As long as you’re solid within yourself, and you are confident and comfortable with the conversations that you are having within yourself about decisions you are making, no one else can judge your experience. As long as you are kind, direct and honest with your words, no one can fault you. As long as you are doing what you are passionate about, you are doing it for the right reason. I think it is really important to acknowledge and to be in conversation with that voice within your head — to take that voice and use it among other people.
Technique: You chose Alden and Lily for this movie a long time ago. What drew you to them?
Beatty: I like to talk about a blink where the unconscious tells you right away, and then the conscious mind goes into work. You think it through seriously, you study it, and you get dumber and dumber and dumber.
I had a blink on both Alden and Lily. What I saw immediately in them, was a level of integrity, discipline, intelligence, good-looking, humor, and I thought, “Oh, okay,” right away. … Then I went into my stupid phase of studying and studying and knew less and less but came around to what I had faith in, which was my first instinct.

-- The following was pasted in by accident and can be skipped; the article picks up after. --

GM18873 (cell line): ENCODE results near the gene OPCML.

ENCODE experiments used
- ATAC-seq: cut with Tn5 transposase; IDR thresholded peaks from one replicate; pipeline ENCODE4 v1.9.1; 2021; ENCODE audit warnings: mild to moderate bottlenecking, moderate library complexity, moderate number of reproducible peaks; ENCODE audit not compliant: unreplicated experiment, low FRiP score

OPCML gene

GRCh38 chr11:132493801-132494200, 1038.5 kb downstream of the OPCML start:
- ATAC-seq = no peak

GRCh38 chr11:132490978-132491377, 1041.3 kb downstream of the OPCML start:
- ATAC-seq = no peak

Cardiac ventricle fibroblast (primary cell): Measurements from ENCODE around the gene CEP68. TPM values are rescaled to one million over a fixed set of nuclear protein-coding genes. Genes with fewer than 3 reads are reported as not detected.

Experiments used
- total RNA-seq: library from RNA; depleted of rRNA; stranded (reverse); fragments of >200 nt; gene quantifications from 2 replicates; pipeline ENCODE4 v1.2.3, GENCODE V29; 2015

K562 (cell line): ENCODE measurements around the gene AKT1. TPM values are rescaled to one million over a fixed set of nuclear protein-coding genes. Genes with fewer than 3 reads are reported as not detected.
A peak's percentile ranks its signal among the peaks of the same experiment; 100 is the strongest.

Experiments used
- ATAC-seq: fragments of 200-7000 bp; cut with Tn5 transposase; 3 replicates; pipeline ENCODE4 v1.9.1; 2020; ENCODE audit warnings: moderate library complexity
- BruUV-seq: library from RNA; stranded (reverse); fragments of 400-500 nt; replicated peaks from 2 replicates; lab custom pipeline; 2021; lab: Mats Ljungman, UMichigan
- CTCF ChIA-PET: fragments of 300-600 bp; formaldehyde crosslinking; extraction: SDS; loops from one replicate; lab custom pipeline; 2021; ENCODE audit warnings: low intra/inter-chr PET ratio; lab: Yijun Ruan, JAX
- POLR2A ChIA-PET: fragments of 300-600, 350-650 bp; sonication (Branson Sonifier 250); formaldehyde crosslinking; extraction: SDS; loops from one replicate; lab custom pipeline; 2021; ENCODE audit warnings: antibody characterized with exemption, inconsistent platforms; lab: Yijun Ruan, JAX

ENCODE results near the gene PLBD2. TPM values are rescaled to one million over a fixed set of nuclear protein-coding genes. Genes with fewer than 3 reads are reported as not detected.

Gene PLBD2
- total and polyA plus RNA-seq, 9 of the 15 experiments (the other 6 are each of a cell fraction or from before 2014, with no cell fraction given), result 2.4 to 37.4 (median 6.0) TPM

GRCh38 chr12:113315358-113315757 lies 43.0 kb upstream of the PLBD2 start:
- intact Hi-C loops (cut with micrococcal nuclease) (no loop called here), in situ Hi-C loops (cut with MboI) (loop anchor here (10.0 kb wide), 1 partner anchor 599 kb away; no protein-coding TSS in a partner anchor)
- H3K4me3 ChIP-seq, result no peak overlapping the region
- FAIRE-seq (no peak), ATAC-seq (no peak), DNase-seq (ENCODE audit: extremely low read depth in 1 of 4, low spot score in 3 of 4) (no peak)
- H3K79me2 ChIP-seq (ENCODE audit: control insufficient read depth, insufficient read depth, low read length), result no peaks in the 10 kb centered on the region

Technique: Why explore the subject of religion in your movie?
Beatty: Growing up in Virginia as a Southern Baptist … and seeing the hypocrisies involved and the main one: the necessity of guilt about making love. Oh, there are a lot of other words for it which I always contend have a lot of comical consequences, and a lot of sad consequences, which has made us the laughing stock of Europe and other countries.
And trying to study whether that [hypocrisy] comes from Jamestown, Virginia or the Massachusetts Bay Colony … and what are the assets of it and the liabilities, and I’m afraid I see more liabilities…But I think this liberation of the female, which I think is the most important thing happening on the planet, did help lead to what we call the sexual revolution of the 50s.
So some hot new movie star that goes in at that age in 1958 where they are very interested in merchandising sexuality, trying to come to grips with it, studying it, and trying to be entertained by it — I think that is the underlying thematic tension and conflict in this movie. I love it when Matthew Broderick says to Alden, “You know why Baptists think fucking is bad? Because they think it will lead to dancing.” I grew up in that sort of atmosphere, and then I went to Hollywood.